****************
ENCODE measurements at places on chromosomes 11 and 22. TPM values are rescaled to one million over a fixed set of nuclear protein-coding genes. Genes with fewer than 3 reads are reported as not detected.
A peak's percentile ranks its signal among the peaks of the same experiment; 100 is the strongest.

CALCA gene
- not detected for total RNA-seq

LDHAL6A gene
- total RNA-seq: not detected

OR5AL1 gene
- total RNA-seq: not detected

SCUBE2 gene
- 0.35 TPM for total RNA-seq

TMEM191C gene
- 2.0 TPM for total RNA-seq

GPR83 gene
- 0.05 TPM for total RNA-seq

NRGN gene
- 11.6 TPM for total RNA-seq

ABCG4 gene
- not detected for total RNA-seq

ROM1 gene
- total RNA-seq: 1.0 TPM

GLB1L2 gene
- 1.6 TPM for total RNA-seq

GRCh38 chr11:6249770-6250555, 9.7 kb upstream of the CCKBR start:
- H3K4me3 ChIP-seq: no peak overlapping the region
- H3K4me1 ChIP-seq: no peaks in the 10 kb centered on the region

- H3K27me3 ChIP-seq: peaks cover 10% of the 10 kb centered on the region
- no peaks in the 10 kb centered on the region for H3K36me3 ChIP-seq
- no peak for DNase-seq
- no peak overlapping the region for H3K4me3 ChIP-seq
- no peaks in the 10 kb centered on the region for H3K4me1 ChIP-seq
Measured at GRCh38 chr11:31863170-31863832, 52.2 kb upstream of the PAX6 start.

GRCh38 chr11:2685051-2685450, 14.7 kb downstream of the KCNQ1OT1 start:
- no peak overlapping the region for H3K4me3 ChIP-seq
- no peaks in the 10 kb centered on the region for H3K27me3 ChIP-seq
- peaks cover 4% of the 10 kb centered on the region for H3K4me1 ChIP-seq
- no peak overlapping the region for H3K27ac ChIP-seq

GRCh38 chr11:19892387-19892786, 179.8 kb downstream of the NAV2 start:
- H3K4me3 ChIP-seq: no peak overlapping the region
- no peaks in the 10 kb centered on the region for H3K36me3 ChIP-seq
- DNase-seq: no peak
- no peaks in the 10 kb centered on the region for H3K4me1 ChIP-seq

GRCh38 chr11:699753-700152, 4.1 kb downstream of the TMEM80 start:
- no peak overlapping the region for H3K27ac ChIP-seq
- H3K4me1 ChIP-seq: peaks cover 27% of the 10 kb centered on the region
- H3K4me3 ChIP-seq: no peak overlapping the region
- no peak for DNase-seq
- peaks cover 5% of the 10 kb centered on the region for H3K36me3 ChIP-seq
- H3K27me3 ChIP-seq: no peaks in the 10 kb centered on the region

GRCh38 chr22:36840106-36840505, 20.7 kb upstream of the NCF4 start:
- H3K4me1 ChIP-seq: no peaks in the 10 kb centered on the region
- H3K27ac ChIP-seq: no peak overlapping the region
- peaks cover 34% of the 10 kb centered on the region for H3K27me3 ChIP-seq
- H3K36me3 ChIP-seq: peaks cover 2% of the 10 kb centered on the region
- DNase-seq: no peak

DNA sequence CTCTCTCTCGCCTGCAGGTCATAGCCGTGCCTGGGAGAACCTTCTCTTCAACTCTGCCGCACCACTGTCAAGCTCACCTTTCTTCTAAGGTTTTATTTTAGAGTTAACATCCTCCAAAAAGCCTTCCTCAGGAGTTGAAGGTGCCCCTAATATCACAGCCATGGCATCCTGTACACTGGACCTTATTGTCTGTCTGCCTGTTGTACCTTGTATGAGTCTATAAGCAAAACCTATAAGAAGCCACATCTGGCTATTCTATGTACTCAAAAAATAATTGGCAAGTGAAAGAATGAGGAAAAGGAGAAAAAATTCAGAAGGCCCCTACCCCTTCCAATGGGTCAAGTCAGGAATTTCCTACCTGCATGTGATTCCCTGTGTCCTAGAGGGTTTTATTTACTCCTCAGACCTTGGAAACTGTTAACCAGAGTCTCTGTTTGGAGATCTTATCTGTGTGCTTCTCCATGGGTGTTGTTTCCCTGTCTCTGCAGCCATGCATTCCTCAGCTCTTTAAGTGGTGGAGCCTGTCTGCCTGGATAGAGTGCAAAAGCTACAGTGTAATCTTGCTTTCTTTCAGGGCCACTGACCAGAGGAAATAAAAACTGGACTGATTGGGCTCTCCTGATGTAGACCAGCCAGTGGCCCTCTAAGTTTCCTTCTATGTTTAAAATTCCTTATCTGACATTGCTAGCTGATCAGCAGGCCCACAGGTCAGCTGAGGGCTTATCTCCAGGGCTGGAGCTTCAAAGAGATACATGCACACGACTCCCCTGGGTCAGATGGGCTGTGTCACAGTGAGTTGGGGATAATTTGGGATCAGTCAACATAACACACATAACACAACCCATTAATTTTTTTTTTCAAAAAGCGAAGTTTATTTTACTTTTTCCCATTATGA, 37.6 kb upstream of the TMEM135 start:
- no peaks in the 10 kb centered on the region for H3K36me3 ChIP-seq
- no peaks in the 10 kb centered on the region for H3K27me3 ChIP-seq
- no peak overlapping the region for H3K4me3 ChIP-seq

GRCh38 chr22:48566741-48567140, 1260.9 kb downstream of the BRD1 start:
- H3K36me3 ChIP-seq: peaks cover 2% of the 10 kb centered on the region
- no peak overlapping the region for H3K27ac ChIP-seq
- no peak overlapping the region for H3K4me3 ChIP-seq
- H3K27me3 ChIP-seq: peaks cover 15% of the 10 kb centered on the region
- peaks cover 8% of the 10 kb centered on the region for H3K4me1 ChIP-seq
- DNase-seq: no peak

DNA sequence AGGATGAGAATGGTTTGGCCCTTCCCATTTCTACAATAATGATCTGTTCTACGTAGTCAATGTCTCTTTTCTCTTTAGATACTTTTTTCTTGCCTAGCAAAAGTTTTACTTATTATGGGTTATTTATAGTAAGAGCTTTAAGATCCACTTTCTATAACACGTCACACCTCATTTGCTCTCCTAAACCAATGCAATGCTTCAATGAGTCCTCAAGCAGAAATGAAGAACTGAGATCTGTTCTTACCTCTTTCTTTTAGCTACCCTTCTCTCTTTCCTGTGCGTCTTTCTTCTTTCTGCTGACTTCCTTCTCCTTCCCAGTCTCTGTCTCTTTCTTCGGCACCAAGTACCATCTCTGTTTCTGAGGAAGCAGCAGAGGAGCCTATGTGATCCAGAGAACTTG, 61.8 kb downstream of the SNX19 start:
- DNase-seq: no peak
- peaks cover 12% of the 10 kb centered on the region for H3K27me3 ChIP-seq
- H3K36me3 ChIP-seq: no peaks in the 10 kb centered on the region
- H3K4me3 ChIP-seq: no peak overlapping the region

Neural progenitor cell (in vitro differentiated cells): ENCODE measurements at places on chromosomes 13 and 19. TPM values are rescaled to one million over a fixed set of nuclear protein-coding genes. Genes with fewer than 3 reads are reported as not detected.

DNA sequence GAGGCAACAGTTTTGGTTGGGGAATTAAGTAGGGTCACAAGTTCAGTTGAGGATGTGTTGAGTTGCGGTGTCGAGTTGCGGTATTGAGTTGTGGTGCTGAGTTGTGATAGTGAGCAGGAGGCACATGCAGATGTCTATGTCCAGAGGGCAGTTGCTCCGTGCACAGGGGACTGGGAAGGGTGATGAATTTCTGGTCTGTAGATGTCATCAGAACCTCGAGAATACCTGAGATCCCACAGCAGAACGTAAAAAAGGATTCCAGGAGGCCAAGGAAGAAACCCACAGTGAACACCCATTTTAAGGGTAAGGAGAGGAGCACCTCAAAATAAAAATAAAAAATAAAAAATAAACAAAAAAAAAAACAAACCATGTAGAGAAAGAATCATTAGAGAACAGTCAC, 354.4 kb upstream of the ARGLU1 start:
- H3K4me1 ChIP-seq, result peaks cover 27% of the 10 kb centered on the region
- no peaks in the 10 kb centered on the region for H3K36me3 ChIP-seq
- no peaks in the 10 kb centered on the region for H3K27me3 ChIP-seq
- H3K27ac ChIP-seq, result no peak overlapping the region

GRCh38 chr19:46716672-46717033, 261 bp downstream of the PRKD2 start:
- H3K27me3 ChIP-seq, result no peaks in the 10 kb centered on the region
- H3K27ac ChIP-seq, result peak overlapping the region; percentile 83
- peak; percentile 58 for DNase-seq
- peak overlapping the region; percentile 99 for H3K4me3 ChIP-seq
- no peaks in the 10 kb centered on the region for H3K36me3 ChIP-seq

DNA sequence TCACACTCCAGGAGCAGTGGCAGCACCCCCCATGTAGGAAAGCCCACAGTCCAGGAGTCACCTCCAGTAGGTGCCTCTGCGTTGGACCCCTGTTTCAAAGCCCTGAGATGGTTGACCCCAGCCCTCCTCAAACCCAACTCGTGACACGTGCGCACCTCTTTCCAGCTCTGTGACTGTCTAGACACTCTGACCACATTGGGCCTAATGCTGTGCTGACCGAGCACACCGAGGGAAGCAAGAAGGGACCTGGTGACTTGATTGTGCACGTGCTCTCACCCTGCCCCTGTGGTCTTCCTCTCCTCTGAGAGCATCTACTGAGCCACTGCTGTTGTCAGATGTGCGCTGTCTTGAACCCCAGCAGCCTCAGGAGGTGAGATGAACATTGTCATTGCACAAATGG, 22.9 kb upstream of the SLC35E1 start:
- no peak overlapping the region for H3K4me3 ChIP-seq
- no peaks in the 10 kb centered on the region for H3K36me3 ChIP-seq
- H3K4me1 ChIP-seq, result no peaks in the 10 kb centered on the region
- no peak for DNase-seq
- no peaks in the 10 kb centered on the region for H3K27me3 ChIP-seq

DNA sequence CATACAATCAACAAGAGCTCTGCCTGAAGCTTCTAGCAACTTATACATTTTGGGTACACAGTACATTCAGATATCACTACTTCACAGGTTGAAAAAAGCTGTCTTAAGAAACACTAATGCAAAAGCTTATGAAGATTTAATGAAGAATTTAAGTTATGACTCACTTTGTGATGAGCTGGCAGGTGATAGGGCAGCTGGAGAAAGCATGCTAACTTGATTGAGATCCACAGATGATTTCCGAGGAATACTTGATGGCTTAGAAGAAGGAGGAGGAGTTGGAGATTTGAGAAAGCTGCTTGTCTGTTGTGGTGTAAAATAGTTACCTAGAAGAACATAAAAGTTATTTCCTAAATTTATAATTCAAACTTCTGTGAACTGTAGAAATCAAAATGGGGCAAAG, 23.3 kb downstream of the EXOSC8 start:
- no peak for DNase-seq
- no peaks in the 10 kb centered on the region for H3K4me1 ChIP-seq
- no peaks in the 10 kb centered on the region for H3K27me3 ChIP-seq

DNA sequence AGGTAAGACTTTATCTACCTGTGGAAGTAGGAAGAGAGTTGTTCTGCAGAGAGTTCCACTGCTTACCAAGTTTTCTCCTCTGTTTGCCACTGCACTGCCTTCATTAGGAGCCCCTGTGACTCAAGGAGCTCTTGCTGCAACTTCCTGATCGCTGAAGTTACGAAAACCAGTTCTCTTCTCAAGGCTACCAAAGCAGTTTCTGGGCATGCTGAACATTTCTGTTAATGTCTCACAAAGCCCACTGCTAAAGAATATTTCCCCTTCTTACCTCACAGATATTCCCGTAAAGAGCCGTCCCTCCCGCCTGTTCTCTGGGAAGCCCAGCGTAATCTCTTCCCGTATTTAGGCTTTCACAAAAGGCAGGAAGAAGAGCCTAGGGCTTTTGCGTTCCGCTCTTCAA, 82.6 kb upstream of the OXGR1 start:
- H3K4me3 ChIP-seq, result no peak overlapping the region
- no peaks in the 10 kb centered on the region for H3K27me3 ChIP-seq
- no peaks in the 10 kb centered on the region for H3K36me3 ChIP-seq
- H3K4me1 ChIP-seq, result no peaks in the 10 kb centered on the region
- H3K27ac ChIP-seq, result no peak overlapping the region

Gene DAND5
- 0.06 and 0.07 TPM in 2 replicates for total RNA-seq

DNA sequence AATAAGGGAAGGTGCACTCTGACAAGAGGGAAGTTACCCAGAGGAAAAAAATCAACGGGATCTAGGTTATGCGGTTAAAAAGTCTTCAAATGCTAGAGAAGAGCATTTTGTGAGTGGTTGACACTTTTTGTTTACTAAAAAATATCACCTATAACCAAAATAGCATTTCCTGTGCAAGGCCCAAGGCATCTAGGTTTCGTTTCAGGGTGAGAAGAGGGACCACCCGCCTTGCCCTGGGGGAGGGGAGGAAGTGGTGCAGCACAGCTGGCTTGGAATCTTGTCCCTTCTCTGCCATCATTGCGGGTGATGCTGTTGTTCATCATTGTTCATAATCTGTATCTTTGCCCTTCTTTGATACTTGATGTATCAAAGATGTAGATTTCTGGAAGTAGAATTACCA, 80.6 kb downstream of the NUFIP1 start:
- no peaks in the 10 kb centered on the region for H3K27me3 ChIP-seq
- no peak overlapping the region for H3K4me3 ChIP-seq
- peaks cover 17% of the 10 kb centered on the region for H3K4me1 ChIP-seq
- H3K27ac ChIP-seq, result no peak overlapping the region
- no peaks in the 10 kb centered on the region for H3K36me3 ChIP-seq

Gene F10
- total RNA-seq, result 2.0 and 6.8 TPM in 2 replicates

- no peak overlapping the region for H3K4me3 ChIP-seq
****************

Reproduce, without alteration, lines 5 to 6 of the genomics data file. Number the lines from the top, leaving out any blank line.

LDHAL6A gene
- total RNA-seq: not detected